I say potentially because at that point the news coverage still sounded like the opening credits of BBC drama Life On Mars, where the main character Sam Tyler narrates “Am I dead? In a coma? Or back in time?” For none of the stations seemed to know which was applicable – though I don’t think time-travel was seriously considered by anyone but FoxNews. When the reports of his death did begin to trickle in, first from TMZ and then via the LA Times, it still felt like a soap-opera, not a genuine tragedy. He was Michael Jackson for goodness’ sake. Michael Jackson doesn’t die. I imagine people felt the same way when Elvis perished, and I remember people sharing a similar shock and disbelief when Princess Diana’s accident was reported. Some news stories are just too big to absorb at the same speed with which they are reported.

Of course, it isn’t unheard of for a man with chronic poor health, a notoriously stressful life, and history of drug (and possibly alcohol) abuse to die from a heart-attack aged 50. The reason it seemed so unexpected is, as a friend said soon after the confirmation of his death came through, because none of us thought of Jackson as a 50 year old man. He was described as a hero, a joke, an inspiration, and a pop-cultural icon – but as a generously-middle-aged man? Never.

It has yet to be seen what form of memorial Michael’s family will choose, and thus still unclear how the world will commemorate the man who influenced so many. In the coming weeks we will undoubtedly discover more bizarre details about the hidden life of a man who was, regardless of success, both grandiosely eccentric and meekly introverted in equal conflicting measure.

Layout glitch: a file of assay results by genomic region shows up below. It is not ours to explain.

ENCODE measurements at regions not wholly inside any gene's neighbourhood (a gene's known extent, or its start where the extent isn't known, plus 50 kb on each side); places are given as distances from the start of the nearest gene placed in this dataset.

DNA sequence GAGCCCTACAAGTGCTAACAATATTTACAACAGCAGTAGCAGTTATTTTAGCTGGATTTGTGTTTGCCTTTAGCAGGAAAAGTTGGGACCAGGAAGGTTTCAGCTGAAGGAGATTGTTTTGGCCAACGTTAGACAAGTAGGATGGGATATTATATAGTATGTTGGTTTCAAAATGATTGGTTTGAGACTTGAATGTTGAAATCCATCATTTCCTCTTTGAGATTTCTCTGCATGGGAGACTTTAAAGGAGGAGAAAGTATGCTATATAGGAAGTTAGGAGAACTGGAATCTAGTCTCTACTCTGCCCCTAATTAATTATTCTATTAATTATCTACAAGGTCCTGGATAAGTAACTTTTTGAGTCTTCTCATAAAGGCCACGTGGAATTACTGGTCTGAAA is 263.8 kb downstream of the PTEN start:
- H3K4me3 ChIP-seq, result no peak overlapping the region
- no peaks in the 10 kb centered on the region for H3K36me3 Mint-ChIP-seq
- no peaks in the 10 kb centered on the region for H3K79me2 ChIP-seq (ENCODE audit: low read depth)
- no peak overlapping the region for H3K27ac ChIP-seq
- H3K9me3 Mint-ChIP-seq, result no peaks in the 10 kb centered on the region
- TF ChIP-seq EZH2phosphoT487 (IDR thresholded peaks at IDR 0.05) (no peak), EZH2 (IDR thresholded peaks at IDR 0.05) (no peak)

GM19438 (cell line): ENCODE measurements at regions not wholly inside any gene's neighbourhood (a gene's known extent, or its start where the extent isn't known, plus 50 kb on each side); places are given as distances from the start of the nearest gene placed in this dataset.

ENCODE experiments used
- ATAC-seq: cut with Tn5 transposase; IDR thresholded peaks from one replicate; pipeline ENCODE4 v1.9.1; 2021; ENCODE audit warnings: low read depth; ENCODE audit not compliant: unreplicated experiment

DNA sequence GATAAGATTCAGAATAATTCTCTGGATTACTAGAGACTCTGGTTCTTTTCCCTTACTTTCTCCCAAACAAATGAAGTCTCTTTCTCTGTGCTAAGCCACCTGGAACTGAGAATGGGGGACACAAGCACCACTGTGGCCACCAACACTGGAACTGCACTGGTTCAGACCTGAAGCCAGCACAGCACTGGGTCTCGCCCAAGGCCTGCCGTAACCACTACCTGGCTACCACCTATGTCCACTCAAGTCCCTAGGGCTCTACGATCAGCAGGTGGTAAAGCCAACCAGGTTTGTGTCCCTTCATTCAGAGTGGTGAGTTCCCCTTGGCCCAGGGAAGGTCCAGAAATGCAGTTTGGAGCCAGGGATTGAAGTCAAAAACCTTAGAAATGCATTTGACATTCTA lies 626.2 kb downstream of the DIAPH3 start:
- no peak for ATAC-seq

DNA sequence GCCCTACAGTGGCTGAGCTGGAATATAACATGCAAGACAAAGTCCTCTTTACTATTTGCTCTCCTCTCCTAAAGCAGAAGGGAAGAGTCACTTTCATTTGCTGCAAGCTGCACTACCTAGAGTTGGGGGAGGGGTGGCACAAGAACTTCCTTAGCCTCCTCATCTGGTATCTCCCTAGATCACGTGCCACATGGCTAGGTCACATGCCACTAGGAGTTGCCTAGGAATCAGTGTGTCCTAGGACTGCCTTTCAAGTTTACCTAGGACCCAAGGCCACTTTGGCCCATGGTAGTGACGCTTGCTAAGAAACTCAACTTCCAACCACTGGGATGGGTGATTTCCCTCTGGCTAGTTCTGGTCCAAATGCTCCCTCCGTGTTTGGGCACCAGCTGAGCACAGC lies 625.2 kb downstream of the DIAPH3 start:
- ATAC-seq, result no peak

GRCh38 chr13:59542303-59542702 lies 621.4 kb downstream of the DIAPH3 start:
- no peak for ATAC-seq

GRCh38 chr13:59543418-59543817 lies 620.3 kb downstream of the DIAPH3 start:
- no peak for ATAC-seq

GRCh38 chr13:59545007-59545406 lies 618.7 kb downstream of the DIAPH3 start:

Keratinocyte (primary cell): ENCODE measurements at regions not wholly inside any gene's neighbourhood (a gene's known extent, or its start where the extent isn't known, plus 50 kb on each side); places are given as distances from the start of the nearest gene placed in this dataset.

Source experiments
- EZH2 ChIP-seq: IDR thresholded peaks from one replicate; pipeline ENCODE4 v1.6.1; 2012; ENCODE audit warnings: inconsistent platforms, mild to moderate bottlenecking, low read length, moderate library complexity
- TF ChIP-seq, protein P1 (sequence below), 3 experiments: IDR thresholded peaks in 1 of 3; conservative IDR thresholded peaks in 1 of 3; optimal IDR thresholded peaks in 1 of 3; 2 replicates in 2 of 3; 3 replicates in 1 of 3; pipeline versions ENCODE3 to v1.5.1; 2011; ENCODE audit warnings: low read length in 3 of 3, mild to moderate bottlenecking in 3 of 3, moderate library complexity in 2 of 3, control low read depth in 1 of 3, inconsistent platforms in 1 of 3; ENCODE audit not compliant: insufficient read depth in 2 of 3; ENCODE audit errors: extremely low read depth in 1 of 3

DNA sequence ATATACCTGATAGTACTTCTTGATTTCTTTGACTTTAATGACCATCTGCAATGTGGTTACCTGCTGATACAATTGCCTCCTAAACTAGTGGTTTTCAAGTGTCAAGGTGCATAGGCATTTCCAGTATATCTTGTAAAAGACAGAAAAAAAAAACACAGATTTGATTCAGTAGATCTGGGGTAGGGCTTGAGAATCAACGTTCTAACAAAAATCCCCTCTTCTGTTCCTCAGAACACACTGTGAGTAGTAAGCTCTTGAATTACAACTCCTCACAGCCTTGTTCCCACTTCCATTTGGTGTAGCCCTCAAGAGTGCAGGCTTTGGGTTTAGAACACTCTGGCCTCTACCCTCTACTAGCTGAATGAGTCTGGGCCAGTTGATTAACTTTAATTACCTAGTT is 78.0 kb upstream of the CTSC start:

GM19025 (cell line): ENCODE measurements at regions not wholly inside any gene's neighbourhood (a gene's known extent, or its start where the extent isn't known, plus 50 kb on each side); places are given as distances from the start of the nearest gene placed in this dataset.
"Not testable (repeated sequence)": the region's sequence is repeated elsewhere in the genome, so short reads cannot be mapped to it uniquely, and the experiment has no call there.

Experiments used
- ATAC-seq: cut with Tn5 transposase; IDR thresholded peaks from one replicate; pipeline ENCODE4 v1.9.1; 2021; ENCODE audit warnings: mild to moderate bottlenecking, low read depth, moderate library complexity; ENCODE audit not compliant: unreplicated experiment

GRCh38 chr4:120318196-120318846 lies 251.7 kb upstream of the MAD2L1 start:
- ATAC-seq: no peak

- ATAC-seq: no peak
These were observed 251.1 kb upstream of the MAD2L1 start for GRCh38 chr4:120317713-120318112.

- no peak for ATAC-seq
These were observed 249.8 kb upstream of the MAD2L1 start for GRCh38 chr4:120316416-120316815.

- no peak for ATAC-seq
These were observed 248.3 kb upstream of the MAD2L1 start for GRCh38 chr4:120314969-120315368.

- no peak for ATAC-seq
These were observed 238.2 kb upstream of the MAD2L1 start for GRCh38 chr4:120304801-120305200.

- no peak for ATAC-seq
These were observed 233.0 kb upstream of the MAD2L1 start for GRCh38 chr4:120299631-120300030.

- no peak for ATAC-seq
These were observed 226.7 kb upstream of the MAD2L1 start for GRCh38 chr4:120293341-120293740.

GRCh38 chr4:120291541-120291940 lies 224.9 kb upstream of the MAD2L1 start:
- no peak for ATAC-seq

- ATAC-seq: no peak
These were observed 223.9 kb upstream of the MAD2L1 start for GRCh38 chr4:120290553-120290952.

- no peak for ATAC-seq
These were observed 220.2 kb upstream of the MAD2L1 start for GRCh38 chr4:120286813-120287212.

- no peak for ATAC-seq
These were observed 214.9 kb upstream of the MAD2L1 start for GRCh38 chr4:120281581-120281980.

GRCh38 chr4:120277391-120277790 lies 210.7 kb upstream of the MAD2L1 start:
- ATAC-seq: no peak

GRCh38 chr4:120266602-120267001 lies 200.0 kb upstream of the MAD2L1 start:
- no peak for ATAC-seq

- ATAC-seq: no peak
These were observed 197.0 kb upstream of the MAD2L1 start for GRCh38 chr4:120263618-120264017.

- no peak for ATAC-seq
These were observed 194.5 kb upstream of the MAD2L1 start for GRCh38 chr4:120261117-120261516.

The first intriguing bit of “gossip” of which I had been previously unaware, comes from the vicarious email newsletter ‘PopBitch’ who raided their archives to re-release the report that:

Macaulay comes good! Was Jacko saved by Culkin sperm?
MacCaulay Culkin's testimony that Michael Jackson had never fiddled with him went a long way to persuading the jury that Gavin Arvizo's story couldn't be trusted. But we hear from a source in Santa Maria that Macaulay didn't want to testify until the judge ruled that he could not be asked any questions about whether he was the real sperm donor for Paris Jackson... Michael's blonde, fair-skinned daughter.

Despite my ghoulish curiosity, I do feel for the family, and in particular his children, whose futures are now far less certain (if more conducive to stability) than ever before. His youngest child, carried by a surrogate, has mother listed as “none” on his birth records – and the other children have had very limited contact with their mother Debbie Rowe. Their grandmother Katherine Jackson has been granted temporary custody, but as with all high-profile cases, it is bound to be anything but a smooth transition for them, as anyone who feels able to “stake a claim” begins to enter the spotlight.

Whilst I don’t believe it deserves the amount of coverage it has received, and irrespective of fan or foe, I think many of us feel that the last chapter of the Michael Jackson story will be one of the most interesting.